My latest book Jesus Loves Canaanites has been out for a month now. Overall, the response has been excellent, but I’ve heard a handful of criticisms from readers. Most of those are, frankly, misfires. But in this article, I am going to consider a more substantive objection which I have heard a few times, one that pertains to the alleged limited socio-historical horizons of my ethical argument.
Let’s begin with a quick overview of a couple of points from the book. First, I argue that we can grasp through moral reflection the intrinsic evil of actions of genocide, particularly in its most extreme form, that of the targeted mass killing of members of the target group. What is more, properly functioning human agents (i.e. those without a psychopathic personality disorder) can grasp these basic moral values and obligations through their immediate moral intuition. Like a flashing red light, moral intuition warns us off from committing moral actions that we recognize to be heinous.
Consequently, if we choose to ignore that flashing red light, and we instead opt to become complicit in the dehumanization and slaughter of another population, we will experience a deleterious effect on our psychological, spiritual, and emotional well-being. As I argue in the book, it is common for genocidaires to dehumanize the target population by way of actions like torture, mutilation, and rape. While these heinous actions of dehumanization make it easier to kill in the short term, the long-term impact on the population of genocidaires is devastating. When it comes to the ancient Israelites in Canaan, this yields a deeply ironic situation in which the very genocidal actions ostensibly undertaken to protect the spiritual purity of the Israelites end up becoming the very catalysts for the moral corruption of the Israelites.
That’s a quick summary of one line of argument in the book. And that brings me to the rebuttal that I’ve encountered from some readers. While I’ve heard it a few times now, the basic gist goes like this:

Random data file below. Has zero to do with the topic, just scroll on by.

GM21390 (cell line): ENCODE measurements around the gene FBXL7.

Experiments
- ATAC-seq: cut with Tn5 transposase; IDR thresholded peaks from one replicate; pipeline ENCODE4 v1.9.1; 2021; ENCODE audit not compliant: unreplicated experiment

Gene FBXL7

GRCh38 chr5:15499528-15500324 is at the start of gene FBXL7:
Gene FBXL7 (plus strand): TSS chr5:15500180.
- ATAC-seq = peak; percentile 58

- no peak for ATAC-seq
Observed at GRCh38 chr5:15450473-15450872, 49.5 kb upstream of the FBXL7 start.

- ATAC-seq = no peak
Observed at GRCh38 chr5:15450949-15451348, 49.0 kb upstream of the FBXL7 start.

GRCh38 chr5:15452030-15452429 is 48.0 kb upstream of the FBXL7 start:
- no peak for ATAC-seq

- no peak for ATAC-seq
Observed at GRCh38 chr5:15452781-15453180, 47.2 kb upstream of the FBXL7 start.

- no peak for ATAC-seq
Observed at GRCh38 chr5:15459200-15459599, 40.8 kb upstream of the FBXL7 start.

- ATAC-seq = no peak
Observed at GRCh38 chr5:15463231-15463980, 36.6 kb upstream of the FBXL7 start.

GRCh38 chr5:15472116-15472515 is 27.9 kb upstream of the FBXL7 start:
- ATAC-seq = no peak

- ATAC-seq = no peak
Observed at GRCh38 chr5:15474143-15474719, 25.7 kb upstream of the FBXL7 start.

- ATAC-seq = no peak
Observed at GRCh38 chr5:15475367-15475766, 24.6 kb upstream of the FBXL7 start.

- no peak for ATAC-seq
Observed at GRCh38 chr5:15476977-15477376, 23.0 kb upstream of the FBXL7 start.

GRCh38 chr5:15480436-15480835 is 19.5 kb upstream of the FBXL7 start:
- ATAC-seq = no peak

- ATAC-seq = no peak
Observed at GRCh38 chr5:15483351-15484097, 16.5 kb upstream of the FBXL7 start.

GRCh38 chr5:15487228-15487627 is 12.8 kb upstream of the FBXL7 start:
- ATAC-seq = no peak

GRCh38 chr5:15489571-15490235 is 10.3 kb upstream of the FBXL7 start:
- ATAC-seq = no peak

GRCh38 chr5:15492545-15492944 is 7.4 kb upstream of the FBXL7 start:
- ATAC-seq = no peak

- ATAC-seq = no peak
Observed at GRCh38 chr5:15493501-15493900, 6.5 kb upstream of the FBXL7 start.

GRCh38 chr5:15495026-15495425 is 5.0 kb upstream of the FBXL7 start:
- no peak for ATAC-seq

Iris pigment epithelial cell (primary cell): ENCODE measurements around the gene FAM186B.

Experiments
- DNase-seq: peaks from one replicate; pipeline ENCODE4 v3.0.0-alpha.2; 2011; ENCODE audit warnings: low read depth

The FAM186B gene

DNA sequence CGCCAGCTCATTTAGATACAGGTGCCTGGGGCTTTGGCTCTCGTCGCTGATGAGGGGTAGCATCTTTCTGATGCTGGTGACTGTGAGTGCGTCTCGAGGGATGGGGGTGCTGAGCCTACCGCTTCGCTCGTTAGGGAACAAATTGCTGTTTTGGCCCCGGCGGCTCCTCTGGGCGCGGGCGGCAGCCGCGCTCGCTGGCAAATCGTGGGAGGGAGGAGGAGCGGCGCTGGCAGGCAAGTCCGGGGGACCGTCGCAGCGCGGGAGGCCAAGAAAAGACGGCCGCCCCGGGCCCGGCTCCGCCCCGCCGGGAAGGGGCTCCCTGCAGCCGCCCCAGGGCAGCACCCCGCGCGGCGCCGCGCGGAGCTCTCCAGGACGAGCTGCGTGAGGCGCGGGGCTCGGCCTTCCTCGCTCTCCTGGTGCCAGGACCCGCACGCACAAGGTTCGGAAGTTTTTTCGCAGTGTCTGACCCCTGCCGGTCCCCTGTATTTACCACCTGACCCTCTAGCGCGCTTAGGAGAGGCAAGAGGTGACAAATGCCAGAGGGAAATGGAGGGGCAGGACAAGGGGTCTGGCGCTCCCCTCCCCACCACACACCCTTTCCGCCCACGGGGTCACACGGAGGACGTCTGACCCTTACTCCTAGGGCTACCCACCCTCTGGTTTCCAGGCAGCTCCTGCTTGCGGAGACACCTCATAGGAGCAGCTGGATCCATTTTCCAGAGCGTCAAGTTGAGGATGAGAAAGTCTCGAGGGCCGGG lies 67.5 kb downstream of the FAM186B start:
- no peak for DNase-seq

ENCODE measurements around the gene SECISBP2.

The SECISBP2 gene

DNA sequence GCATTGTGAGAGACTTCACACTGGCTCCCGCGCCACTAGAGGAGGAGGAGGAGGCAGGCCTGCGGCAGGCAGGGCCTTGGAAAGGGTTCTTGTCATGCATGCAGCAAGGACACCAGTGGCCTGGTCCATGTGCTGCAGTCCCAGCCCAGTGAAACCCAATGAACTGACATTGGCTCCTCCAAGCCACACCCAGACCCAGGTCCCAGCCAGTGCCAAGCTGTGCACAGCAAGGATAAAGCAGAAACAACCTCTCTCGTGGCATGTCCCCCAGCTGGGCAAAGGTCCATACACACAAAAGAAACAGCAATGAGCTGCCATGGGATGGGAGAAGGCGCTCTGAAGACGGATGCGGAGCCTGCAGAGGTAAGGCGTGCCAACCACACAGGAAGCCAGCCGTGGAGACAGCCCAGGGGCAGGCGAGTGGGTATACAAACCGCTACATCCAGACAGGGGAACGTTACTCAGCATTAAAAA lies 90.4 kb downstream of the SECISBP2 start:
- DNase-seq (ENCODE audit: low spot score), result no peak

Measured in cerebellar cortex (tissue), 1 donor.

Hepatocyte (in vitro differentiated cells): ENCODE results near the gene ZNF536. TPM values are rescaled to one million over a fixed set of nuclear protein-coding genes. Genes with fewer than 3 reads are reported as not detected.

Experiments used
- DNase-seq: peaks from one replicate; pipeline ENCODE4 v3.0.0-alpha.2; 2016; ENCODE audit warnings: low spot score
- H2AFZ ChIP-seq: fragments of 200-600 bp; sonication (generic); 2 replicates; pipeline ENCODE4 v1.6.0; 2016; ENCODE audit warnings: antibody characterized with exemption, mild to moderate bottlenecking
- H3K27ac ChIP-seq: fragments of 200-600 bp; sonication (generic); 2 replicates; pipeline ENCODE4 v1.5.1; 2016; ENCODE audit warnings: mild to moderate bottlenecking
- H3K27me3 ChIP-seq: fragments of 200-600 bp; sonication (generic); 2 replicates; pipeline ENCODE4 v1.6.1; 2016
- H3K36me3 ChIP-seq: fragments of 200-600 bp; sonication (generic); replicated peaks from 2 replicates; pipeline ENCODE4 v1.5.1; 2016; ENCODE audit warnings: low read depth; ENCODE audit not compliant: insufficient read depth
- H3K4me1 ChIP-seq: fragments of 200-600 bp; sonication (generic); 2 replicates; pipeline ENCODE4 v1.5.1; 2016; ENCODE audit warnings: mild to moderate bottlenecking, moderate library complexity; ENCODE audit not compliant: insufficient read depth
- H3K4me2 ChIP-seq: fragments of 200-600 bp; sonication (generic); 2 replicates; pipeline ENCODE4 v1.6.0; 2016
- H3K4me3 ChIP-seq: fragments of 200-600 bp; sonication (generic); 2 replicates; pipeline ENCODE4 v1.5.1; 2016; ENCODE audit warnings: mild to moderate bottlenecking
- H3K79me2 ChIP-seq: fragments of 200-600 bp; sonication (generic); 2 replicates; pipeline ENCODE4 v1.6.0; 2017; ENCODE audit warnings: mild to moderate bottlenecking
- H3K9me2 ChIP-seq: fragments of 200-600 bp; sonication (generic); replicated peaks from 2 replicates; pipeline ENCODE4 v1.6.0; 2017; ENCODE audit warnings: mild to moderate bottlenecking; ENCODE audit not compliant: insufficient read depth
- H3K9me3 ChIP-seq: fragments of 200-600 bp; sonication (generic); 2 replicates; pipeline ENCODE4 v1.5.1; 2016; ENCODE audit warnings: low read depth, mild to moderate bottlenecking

“Wait a minute, Rauser. Aren’t you naively projecting your modern values onto the ancient near east? After all, standards of warfare were different at that time and life was ‘nasty, brutish, and short.’ So we have good reason to believe that the Israelites would not have been emotionally disturbed by participation in the slaughter in the same way we would be today. And that means that they wouldn’t have needed to commit further acts of dehumanization of the victims to cope with the psychological stress, because they wouldn’t be stressed in the first place. In short, the Israelites could carry out their orders without all the negative effects that you describe.”
That’s the objection. So is it a good one?
Let’s concede, for the sake of argument, that the ancient near east was so brutish that the Israelites had been turned into callous killing machines that could slaughter Canaanite infants, small children, the mentally and physically handicapped, and the elderly, and they could do it all with complete disregard for the cries and groans and the desperate struggle to live of their victims. Fine, but how is that an improvement? To put it bluntly, this argument reduces to the claim that the Israelites could not be brutalized by the genocide because they were already hardened killing machines who looked upon their victims with the same dull detachment and callous disregard as a great white shark sinking its jaws into a desperate seal.
This is not a good argument. To put it bluntly, that objection is like arguing that you can prevent the loss of any fingers in the lawnmower if you preemptively amputate your fingers before you start cutting the grass. Likewise, you can prevent the psychological damage of complicity in genocide if you start by effectively “amputating” the moral sensibilities that render such an action unthinkable in the first place. If anything, objections like that merely underscore the strength of my analysis.